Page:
Thunking Thursday: Vitriol d’Oeillet

Thunking Thursday: Vitriol d’Oeillet

Happy Thursday! This week I thunked my sample of Serge Lutens’ Vitriol d’Oeillet. Full disclosure: I don’t mind at all thunking it, because I bought a full bottle for my husband, who has so often bought lovely fragrances for me. And it smells marvelous! Lots of carnation, just like the classic original Old Spice. I love a good carnation fragrance, like L’Artisan Parfumeur’s Oeillet Sauvage. Do you like carnations in fragrances? Which are your favorites?

Red carnation boutonnieres on gentlemen's white dinner jackets or tuxedoes

Red carnation boutonnieres; image from A Gentleman’s Row

 

Scent Sampling Sunday?

Scent Sampling Sunday?

The New York Times published an article this week called How To Choose the Right Perfume or Cologne for You. What say you, perfumistas? Do you agree with the quoted experts? What’s your approach to sampling or trying new scents?

Thunking Thursday: Miu Miu L’Eau Bleue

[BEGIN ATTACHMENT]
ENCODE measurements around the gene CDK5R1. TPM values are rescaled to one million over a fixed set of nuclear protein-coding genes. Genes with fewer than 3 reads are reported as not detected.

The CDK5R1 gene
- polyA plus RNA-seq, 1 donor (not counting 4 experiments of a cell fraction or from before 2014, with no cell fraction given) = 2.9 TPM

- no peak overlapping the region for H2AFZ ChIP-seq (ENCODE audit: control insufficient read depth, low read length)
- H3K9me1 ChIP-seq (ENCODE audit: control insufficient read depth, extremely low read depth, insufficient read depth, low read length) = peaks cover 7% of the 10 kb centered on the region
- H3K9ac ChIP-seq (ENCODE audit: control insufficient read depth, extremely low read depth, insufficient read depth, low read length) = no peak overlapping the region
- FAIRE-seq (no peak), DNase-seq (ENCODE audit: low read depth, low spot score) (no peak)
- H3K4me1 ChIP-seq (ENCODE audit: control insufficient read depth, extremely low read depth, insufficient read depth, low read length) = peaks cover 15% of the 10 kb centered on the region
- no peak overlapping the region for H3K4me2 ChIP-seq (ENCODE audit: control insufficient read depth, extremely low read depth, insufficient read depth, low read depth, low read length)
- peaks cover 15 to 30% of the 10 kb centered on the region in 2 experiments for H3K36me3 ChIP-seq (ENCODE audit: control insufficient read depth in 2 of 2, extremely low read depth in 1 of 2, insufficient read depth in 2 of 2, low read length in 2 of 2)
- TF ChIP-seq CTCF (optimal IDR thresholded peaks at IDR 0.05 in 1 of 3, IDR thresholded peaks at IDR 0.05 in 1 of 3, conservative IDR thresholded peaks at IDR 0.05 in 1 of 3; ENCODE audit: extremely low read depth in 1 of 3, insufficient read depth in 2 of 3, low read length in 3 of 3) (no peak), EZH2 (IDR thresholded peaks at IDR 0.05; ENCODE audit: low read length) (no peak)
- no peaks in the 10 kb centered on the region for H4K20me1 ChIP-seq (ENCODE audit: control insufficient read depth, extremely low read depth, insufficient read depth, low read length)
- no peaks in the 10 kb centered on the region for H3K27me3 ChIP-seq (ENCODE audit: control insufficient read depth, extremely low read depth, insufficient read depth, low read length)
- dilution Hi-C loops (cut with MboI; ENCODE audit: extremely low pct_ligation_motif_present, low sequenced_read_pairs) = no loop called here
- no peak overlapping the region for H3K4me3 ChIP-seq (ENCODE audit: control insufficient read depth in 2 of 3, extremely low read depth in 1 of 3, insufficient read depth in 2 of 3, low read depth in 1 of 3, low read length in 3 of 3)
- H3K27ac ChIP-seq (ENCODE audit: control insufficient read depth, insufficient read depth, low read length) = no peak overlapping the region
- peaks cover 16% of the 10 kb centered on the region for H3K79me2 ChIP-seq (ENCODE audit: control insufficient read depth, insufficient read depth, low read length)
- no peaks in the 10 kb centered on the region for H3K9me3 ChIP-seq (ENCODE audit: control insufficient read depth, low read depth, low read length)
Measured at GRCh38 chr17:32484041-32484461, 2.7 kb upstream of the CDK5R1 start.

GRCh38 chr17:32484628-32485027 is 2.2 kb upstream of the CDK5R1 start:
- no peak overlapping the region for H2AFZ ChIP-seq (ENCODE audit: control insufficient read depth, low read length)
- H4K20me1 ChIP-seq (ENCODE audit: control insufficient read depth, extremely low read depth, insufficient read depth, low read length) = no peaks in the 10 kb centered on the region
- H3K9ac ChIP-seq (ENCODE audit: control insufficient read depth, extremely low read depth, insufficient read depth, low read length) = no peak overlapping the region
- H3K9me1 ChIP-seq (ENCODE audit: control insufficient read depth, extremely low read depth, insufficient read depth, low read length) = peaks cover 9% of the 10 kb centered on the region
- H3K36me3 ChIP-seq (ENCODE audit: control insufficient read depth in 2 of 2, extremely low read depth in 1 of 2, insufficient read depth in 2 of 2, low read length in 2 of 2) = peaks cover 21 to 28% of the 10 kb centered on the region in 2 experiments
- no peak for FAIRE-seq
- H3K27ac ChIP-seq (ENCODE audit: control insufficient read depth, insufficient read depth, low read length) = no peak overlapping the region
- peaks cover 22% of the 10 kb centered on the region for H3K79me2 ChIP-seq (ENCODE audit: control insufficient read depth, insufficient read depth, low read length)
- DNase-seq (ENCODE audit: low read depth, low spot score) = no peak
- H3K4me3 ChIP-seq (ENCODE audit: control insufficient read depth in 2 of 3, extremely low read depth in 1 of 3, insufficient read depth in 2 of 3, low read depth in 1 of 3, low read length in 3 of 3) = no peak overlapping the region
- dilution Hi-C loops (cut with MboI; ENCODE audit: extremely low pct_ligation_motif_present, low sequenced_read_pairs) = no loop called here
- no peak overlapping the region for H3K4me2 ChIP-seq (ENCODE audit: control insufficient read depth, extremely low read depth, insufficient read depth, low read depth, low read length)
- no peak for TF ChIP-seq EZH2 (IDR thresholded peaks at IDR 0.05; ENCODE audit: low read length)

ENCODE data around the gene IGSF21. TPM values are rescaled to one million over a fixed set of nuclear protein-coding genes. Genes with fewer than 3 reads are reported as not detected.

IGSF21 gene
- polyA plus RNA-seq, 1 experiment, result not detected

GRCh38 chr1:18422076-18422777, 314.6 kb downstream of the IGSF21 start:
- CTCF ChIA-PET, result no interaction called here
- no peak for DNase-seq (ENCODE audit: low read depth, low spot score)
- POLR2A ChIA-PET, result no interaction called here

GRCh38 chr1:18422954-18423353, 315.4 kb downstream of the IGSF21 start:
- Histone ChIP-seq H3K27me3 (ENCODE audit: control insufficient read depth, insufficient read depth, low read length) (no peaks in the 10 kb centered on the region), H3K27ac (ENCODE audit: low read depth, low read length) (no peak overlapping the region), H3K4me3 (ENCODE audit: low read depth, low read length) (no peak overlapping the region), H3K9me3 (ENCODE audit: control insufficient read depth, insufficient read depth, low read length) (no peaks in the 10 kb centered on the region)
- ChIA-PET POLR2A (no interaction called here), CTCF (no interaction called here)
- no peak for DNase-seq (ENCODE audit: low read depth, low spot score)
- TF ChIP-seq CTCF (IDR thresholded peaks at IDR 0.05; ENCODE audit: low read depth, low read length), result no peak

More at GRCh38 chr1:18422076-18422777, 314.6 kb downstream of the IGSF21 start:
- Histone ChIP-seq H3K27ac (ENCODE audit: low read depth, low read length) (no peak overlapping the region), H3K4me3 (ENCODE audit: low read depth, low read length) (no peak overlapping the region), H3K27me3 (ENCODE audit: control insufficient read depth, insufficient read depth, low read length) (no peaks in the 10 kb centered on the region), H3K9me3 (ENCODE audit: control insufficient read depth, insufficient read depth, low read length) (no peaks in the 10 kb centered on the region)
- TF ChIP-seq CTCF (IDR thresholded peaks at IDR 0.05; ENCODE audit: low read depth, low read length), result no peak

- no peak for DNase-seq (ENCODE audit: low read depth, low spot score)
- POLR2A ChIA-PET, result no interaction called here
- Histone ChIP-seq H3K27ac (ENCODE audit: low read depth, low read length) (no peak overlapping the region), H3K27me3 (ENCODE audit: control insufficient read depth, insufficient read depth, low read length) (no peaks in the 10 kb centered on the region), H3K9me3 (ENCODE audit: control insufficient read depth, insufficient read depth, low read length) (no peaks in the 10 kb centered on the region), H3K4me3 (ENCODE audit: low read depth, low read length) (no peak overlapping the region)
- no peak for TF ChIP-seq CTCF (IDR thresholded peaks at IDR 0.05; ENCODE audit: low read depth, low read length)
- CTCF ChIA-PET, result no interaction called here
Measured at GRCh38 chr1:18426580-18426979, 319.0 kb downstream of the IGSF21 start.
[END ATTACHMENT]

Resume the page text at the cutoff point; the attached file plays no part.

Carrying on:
Thunking Thursday: Miu Miu L’Eau Bleue

There’s a breath of spring in the air this morning (unlike yesterday, which was cold, rainy, and windy), so the sample I thunked today was Miu Miu’s L’Eau Bleue. This was the first flanker to the original Miu Miu, launched in 2015. L’Eau Bleue came along in early 2017. Meant to evoke light and happy spring awakenings, it is described on Fragrantica:

Spring flowers of lily of the valley in the top go into the heart of green notes and white flowers covered with morning dew. An akigalawood accord, a molecule developed by Givaudan which smells of patchouli, peppery notes and woody flavors of oud, forms the base of the perfume.

The nose is Daniela Andrier. Most wearers find the lily of the valley note to be quite dominant, and it is clearly present, though I don’t find it as dominant as others do. It’s not a heavy note, it is quite airy, but it stands out among the other light, dewy notes. I love lily of the valley and so I’ve enjoyed my sample of L’Eau Bleue. I don’t need a full bottle, although if a mini of the adorable bottle fell in my lap, I wouldn’t refuse it!

This would be an ideal scent for a girl or young woman who is just beginning her fragrance journey. Can you suggest any others?

Bottle of Miu Miu L'Eau Bleue fragrance with kitten